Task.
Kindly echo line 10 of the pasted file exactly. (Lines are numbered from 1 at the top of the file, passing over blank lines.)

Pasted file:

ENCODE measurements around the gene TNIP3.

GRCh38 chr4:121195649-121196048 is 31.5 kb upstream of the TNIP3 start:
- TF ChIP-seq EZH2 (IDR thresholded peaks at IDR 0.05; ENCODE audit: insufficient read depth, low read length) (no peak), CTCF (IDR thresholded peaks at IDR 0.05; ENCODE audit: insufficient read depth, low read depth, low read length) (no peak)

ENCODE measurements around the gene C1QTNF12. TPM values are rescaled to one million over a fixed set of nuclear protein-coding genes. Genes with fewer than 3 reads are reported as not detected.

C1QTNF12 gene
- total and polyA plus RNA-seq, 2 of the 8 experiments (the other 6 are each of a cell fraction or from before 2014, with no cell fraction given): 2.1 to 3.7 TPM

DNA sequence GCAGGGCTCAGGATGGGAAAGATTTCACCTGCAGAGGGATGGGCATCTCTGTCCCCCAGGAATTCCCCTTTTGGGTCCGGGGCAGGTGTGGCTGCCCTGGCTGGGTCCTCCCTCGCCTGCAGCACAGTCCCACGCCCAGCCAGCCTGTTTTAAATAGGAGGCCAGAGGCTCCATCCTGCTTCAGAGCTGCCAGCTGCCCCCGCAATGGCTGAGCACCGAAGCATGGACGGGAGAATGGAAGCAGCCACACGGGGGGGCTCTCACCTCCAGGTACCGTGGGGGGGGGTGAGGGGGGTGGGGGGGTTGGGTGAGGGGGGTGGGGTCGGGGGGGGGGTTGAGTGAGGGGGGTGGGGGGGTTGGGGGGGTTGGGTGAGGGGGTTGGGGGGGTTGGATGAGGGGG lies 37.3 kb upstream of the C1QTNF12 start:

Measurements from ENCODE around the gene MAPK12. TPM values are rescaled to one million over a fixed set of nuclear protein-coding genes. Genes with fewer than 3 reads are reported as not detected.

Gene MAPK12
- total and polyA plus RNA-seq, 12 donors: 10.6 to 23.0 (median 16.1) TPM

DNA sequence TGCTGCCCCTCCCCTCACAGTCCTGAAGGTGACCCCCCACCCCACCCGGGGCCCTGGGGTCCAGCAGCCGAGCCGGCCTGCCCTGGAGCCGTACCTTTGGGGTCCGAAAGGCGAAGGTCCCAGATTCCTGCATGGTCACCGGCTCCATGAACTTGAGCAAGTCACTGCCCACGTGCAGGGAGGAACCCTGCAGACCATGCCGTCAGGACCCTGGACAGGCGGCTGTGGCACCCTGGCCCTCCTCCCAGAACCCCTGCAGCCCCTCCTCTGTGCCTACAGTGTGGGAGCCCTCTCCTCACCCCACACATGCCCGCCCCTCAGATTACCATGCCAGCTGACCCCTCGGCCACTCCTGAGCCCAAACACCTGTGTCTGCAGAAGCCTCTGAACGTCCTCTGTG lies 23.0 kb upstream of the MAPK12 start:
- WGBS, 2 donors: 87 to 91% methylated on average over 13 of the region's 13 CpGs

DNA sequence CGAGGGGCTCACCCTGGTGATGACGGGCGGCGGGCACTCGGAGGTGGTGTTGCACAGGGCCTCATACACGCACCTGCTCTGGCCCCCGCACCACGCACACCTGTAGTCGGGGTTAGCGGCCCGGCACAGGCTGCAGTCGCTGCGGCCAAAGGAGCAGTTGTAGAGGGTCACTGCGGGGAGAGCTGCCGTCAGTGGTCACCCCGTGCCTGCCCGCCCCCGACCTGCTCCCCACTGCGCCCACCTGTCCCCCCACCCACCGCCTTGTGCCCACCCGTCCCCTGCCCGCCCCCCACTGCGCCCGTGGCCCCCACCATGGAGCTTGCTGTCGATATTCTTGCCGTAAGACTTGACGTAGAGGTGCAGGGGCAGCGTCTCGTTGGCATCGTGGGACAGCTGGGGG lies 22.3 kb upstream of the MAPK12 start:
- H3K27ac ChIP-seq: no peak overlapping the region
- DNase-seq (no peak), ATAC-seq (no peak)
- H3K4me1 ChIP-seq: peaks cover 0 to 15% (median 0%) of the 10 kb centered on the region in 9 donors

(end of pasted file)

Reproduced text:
- total and polyA plus RNA-seq, 12 donors: 10.6 to 23.0 (median 16.1) TPM